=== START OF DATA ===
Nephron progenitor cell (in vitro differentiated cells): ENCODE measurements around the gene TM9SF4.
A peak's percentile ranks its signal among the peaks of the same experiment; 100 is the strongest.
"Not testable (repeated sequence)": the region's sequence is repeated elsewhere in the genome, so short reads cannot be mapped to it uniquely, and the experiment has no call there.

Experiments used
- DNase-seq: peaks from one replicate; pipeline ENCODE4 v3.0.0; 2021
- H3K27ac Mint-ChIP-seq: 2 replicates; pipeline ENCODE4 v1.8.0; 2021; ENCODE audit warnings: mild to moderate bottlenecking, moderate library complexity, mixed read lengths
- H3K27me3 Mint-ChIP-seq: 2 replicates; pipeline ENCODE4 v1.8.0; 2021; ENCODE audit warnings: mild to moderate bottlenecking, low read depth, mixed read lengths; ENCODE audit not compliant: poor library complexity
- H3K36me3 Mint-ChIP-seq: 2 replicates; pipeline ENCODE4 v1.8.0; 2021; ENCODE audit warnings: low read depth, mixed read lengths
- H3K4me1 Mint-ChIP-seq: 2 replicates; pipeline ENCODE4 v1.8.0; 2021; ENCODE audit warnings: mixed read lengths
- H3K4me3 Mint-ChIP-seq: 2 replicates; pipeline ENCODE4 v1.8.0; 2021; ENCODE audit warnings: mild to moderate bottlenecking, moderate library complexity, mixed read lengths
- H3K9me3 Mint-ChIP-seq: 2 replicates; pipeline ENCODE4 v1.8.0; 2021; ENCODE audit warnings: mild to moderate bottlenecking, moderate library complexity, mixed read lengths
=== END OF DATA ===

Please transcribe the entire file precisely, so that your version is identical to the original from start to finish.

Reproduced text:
Nephron progenitor cell (in vitro differentiated cells): ENCODE measurements around the gene TM9SF4.
A peak's percentile ranks its signal among the peaks of the same experiment; 100 is the strongest.
"Not testable (repeated sequence)": the region's sequence is repeated elsewhere in the genome, so short reads cannot be mapped to it uniquely, and the experiment has no call there.

Experiments used
- DNase-seq: peaks from one replicate; pipeline ENCODE4 v3.0.0; 2021
- H3K27ac Mint-ChIP-seq: 2 replicates; pipeline ENCODE4 v1.8.0; 2021; ENCODE audit warnings: mild to moderate bottlenecking, moderate library complexity, mixed read lengths
- H3K27me3 Mint-ChIP-seq: 2 replicates; pipeline ENCODE4 v1.8.0; 2021; ENCODE audit warnings: mild to moderate bottlenecking, low read depth, mixed read lengths; ENCODE audit not compliant: poor library complexity
- H3K36me3 Mint-ChIP-seq: 2 replicates; pipeline ENCODE4 v1.8.0; 2021; ENCODE audit warnings: low read depth, mixed read lengths
- H3K4me1 Mint-ChIP-seq: 2 replicates; pipeline ENCODE4 v1.8.0; 2021; ENCODE audit warnings: mixed read lengths
- H3K4me3 Mint-ChIP-seq: 2 replicates; pipeline ENCODE4 v1.8.0; 2021; ENCODE audit warnings: mild to moderate bottlenecking, moderate library complexity, mixed read lengths
- H3K9me3 Mint-ChIP-seq: 2 replicates; pipeline ENCODE4 v1.8.0; 2021; ENCODE audit warnings: mild to moderate bottlenecking, moderate library complexity, mixed read lengths